Simple as this sounds, the rugged house with its terraced setbacks looks as though it were chiseled from the peak of the mountain it crowns. And the interior is a revelation, with the concrete softened by lavish teak floors and ceilings, along with huge versions of the art-glass windows that in earlier years were Wright's trademark.
Paul Hanna was a new faculty member at Stanford University in 1935 when he and wife, Jean, wrote asking that Wright design them a home. Wright gave them one of the finest homes he ever created.
Hanna House snuggles against a hillside, tucked behind a low brick wall hiding a terrace and cloaked by mature oaks that Wright took pains to leave in place. What makes it significant is the way Wright laid out rooms shaped by hexagons rather than right angles, allowing spaces to flow together. With the glassy outer wall's horizontal panes held in place by thin redwood frames, it's as though the house and landscape are one.
By the time the house was finished, it cost more than twice the original $15,000 budget. The Hannas thanked Wright for "the loveliest shelter we have ever seen." They weren't far off.
V. C. Morris Gift Shop
The building that may best capture the arc of Wright's wide-ranging career is this midblock boutique near San Francisco's Union Square, from 1948.
The exterior on Maiden Lane is as intricate as those first prairie style homes, with thin bricks stacked in windowless lines. The result would be tedious if not for such deft accents as the horizontal row of lighted glass blocks along the sidewalk and the hollowed-out drama of an arched entryway that invites us into a hidden world.
Surprise! That world is soft and curvaceous late-era Wright, complete with circular display windows and a spiral ramp to the second floor that's like a scale model of his Guggenheim Museum in New York, which opened 11 years later.
Most of Wright's surviving buildings are isolated objects surrounded by landscaping. On Maiden Lane we see that the master could derive inspiration from an urban context as well.
Did he or didn't he? And if so, how much?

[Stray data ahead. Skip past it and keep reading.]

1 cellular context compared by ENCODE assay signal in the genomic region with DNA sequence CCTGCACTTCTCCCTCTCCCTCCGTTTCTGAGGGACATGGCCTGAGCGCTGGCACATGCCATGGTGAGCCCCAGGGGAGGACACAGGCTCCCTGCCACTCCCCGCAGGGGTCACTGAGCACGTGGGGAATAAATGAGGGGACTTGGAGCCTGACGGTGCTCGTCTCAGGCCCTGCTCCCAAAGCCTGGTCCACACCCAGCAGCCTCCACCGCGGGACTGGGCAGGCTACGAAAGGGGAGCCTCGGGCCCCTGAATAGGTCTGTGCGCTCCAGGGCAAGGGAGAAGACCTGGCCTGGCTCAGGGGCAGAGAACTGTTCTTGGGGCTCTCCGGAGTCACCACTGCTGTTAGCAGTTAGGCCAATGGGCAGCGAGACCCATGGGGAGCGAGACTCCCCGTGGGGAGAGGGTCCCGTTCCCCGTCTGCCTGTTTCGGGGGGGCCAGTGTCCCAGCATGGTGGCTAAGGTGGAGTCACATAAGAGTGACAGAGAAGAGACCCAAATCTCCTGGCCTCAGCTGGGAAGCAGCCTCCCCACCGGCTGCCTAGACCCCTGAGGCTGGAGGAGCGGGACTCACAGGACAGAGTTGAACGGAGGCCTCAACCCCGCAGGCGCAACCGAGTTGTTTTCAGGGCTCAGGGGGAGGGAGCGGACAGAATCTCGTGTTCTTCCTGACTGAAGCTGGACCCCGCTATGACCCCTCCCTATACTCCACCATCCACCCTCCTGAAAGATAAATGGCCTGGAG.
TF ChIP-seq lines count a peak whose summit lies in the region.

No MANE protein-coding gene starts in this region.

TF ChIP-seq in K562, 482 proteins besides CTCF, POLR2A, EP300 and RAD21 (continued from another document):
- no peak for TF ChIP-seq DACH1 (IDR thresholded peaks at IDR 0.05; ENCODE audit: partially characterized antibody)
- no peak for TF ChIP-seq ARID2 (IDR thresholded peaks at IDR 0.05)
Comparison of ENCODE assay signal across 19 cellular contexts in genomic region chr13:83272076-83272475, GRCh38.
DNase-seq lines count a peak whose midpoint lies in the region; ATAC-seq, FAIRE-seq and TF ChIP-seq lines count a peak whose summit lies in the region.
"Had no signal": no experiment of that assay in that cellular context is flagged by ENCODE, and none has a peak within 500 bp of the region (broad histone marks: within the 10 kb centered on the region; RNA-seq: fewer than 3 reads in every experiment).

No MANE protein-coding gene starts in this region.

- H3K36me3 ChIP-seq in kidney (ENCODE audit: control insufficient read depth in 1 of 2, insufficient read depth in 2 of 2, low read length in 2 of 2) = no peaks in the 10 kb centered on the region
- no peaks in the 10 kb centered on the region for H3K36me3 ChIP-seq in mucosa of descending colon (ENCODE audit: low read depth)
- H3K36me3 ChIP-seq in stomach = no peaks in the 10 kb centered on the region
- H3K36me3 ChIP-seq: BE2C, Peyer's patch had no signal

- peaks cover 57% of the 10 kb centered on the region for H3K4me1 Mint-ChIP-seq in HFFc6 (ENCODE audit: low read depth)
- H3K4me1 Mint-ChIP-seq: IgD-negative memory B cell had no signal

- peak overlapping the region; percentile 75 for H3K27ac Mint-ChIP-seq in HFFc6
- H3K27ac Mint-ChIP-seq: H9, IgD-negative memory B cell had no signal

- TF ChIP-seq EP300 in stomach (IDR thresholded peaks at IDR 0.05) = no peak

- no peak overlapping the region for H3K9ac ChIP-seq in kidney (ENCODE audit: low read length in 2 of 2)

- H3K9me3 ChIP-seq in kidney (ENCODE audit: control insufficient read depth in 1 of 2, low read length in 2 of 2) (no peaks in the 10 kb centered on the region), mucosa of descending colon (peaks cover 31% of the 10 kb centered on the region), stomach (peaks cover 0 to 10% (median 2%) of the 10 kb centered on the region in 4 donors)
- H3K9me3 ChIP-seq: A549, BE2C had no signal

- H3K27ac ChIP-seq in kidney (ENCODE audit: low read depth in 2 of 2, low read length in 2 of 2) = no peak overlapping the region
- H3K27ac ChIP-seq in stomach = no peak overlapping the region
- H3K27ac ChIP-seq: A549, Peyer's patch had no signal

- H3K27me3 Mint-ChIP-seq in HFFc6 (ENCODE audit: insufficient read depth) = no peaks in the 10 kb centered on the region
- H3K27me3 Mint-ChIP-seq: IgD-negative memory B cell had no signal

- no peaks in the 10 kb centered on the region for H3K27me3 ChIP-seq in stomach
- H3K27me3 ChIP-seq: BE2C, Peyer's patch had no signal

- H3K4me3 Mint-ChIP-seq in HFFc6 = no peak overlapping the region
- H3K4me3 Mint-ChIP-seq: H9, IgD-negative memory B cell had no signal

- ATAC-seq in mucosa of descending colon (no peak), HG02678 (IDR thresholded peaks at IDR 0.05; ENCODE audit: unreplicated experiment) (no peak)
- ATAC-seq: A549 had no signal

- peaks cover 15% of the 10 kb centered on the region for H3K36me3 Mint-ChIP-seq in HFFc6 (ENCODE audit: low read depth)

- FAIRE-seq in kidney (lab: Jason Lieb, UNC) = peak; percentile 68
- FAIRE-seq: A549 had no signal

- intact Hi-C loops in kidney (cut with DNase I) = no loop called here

What we do know is this: In 1927 architect Albert Chase McArthur invited Wright to visit and assist in creating a lavish resort his family was planning in Phoenix. McArthur was interested in Wright's concrete block system; Wright, plagued by too much debt and too few jobs, was happy to leave Wisconsin's winter for sunny Arizona.
From there things get cloudy. McArthur forever insisted that Wright's role was limited to that of a consultant—but it's hard to imagine anyone else sculpting the forms of the main hotel, such as a central tower jutting up like some craggy gray butte and the finely etched concrete blocks that give the hotel cottages a drama similar to that of the Ennis House in Los Angeles. The hotel's official position? The "dramatic Wright style . . . is imbedded throughout the design." You be the judge.
Marin Civic Center
In 1957, after the board of supervisors in Marin County, California, selected the 90-year-old Wright by a 4-1 vote to design a home for its county government, one local newspaper bridled at a design "that suggests two fried eggs Buck Rogers was planning to have for breakfast." And when the super-visor who voted against Wright was joined in 1961 by two allies, the board halted construction—only to backtrack a week later after picketing Marinites demanded that work resume.
Those outraged citizens have allowed us to savor one of Wright's last major buildings, a sweet finale to his long career. Two streamlined wings of arches slide across hillsides and meet underneath a domed blue rotunda accompanied by a futuristic spire jabbing 172 feet into the sky. Be sure to go inside: The long walkways under a bubbled skylight are memorable, and the second-floor café has a hidden patio with a tiny pond.
Wright's most personal triumph is this world forged by sheer force of will. Determined to sink roots in Arizona's dry soil, he purchased 160 acres in then remote Scottsdale, declared it the winter home of his Taliesin Fellowship, and in 1938 set out to create "an esthetic, even ascetic, idealization of space, of breadth and height and of strange firm forms."
Design was by impulse, construction by improvisation; for instance, the master had his young followers make walls out of boulders found on the site. But where the walls are solid as earth, the original ceilings were light as air—canvas that let in light.
Since Wright's death there have been changes, such as the addition of an acrylic shell over the canvas, but the near-mystical power remains. It is hard to tell where buildings start and the desert ends.
This article was first published in September 2005 and updated in March 2019. Some facts may have aged gracelessly. Please call ahead to verify information.